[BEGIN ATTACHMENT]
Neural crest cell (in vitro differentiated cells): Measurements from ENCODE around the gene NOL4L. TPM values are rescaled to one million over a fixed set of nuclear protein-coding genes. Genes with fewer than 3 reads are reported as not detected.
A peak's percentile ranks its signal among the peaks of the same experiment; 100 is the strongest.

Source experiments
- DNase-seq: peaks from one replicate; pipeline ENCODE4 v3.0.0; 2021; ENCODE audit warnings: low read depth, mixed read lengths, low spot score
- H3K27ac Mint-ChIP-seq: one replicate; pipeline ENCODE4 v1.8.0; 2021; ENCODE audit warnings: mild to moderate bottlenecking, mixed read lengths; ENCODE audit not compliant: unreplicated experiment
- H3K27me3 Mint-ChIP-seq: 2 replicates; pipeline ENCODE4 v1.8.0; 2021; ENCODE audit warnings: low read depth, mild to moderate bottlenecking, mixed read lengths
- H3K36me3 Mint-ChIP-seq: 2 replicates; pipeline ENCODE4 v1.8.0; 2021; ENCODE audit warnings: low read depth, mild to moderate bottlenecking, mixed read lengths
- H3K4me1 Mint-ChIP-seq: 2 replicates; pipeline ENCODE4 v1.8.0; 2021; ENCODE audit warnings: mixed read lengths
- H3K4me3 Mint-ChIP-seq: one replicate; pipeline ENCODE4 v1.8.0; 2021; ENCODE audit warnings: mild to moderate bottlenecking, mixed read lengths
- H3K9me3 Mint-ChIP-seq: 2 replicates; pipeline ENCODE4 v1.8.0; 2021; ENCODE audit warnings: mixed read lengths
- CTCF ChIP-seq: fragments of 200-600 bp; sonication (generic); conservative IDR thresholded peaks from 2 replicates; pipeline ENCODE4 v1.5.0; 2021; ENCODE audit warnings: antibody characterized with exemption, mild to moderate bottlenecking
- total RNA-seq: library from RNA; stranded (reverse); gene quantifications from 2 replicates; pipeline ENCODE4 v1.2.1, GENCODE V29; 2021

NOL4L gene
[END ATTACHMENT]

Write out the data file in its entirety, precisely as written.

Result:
Neural crest cell (in vitro differentiated cells): Measurements from ENCODE around the gene NOL4L. TPM values are rescaled to one million over a fixed set of nuclear protein-coding genes. Genes with fewer than 3 reads are reported as not detected.
A peak's percentile ranks its signal among the peaks of the same experiment; 100 is the strongest.

Source experiments
- DNase-seq: peaks from one replicate; pipeline ENCODE4 v3.0.0; 2021; ENCODE audit warnings: low read depth, mixed read lengths, low spot score
- H3K27ac Mint-ChIP-seq: one replicate; pipeline ENCODE4 v1.8.0; 2021; ENCODE audit warnings: mild to moderate bottlenecking, mixed read lengths; ENCODE audit not compliant: unreplicated experiment
- H3K27me3 Mint-ChIP-seq: 2 replicates; pipeline ENCODE4 v1.8.0; 2021; ENCODE audit warnings: low read depth, mild to moderate bottlenecking, mixed read lengths
- H3K36me3 Mint-ChIP-seq: 2 replicates; pipeline ENCODE4 v1.8.0; 2021; ENCODE audit warnings: low read depth, mild to moderate bottlenecking, mixed read lengths
- H3K4me1 Mint-ChIP-seq: 2 replicates; pipeline ENCODE4 v1.8.0; 2021; ENCODE audit warnings: mixed read lengths
- H3K4me3 Mint-ChIP-seq: one replicate; pipeline ENCODE4 v1.8.0; 2021; ENCODE audit warnings: mild to moderate bottlenecking, mixed read lengths
- H3K9me3 Mint-ChIP-seq: 2 replicates; pipeline ENCODE4 v1.8.0; 2021; ENCODE audit warnings: mixed read lengths
- CTCF ChIP-seq: fragments of 200-600 bp; sonication (generic); conservative IDR thresholded peaks from 2 replicates; pipeline ENCODE4 v1.5.0; 2021; ENCODE audit warnings: antibody characterized with exemption, mild to moderate bottlenecking
- total RNA-seq: library from RNA; stranded (reverse); gene quantifications from 2 replicates; pipeline ENCODE4 v1.2.1, GENCODE V29; 2021

NOL4L gene